- Utilities are gearing up for a major winter storm expected to hit the East Coast of the United States Friday and Saturday, and with some major cities anticipating up to two feet of snow it would appear some outages are nearly inevitable.
- Utilities are preparing for the storm and monitoring weather developments, while lineman from outside the region head North to help with the cleanup. Tampa Electric has sent about 250 workers to North Carolina to help Duke Energy Carolinas deal with outages.
- Earlier this month, the Associated Press released an analysis that found power outages related to extreme weather are on the rise in the United States, and while improvements are in the works the system remains vulnerable.
The National Weather Service is calling it a "potentially crippling winter storm" for parts of the mid-Atlantic, beginning today and into early Saturday. Snowfall could approach two feet for some locations, including the Baltimore and Washington, D.C., metro areas, NOAA predicted.
The nation's capital in particular has a reputation for getting storms wrong. The city can grind to a halt over an inch of snow, and that's exactly what happened on Wednesday of this week. But Mayor Muriel Bowser declared a state of emergency yesterday, in advance of the storm, and virtually every weather model is calling for a blizzard. Up and down the East Coast, utilities are watching for what everyone believes will be a serious storm.
Pepco, the utilty that serves D.C. and the surrounding areas, said it has 550 personnel ready to handle power outages in the District.
“Our crews are prepared for this weather event and will work safely and diligently if there are any interruptions in power because of this storm,” Pepco President Donna Cooper said at a news conference with Bowser, according to the Washington Post.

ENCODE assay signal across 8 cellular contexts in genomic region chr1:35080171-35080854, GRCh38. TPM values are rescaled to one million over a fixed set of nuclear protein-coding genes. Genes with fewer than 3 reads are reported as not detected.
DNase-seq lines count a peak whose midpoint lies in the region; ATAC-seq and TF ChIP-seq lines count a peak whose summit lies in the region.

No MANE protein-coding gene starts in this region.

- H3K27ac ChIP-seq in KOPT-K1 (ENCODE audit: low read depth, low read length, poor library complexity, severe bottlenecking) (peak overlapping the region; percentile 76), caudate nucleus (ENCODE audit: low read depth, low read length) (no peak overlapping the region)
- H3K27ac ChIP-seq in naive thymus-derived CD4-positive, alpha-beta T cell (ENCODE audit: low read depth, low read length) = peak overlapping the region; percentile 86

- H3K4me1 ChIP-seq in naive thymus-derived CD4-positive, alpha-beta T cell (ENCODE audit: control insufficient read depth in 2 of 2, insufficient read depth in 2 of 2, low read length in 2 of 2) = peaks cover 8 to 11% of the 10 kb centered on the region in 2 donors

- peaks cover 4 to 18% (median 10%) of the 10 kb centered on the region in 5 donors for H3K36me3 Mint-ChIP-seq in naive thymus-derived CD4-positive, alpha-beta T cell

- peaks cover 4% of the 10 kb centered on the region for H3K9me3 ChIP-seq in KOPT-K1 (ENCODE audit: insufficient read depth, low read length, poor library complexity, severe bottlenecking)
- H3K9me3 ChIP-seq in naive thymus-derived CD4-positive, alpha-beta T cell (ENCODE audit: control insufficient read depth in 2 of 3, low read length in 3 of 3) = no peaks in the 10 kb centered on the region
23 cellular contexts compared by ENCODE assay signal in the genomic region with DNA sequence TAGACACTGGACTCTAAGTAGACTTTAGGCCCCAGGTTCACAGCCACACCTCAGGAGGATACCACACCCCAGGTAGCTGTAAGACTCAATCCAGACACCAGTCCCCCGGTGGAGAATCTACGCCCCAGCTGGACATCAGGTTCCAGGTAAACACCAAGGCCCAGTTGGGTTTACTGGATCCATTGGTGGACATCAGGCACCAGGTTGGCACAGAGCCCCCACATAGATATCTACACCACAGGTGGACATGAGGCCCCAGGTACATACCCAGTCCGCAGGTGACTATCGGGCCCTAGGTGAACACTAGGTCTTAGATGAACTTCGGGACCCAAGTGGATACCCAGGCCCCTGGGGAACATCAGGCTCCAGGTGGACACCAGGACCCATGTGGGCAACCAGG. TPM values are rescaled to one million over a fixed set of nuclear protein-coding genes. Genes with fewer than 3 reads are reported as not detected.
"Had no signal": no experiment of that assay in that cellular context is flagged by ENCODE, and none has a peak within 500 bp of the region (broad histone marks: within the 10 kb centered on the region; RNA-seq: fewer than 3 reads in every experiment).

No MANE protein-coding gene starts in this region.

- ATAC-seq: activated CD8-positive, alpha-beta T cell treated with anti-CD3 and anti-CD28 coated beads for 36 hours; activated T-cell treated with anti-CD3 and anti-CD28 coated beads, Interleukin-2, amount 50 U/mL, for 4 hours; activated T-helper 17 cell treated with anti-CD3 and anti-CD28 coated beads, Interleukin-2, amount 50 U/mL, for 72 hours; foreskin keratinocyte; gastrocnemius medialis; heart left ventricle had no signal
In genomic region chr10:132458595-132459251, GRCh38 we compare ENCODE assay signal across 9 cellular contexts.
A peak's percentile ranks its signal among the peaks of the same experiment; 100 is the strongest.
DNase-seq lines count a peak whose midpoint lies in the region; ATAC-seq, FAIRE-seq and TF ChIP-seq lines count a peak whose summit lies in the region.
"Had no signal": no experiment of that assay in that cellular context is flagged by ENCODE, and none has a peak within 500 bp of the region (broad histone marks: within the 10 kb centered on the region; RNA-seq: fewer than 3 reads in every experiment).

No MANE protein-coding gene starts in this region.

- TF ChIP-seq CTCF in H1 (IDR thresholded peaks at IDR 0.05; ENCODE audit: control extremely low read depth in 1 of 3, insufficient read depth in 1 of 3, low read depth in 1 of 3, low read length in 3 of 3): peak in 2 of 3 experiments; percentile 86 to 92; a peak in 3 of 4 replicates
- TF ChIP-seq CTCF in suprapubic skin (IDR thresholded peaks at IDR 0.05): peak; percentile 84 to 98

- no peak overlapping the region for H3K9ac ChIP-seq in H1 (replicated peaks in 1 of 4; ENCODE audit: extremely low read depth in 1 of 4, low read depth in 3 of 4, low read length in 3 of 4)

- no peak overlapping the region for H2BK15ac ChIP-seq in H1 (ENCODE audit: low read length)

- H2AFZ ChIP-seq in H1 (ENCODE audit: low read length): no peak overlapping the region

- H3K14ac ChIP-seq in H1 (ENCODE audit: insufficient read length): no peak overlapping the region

Baltimore Gas and Electric announced it has called up about 900 support contractors in addition to its 3,200 staff workers.
Tampa Electric said it will send about 250 people to North Carolina to help Duke Energy Carolinas restore power. About 200 contractors, 40 linemen and 25 support personnel left yesterday morning for Charlotte. "They are prepared to stay for two weeks," TECO said in a statement.
Duke Energy issued a statement saying it "is closely monitoring the winter storm" and has about 3,200 line workers in the Carolinas and "plans are underway to bring additional resources, as needed."
The Portland Press Herald reports that Central Maine Power linemean were heading into work with overnight bags, and crews from the northern part of the state were prepared to help impacted areas recover. “We’ve been working on this for several days,” a CMP spokeswoman told the Press Herald. “As soon as it became clear there would be an impact here, we started putting our emergency plan in place.”
In New Jersey, Public Service Electric and Gas Co. is scheduling additional personnel in the field, fueling trucks and has spare poles and other equipment available.
“While snow and wind normally don’t pose a serious problem, icing on lines and trees can increase the possibility of downed wires and power outages,” John Latka, senior vice president of electric and gas operations for PSE&G, said in a statement. “Those types of conditions also make it difficult for our crews to get around, and we can’t go up in buckets to make repairs if there are high winds. We will respond to outages and no-heat calls around the clock — as quickly and safely as possible."
The U.S. Energy Information Agency offers a real-time map of electric system disruptions, available here.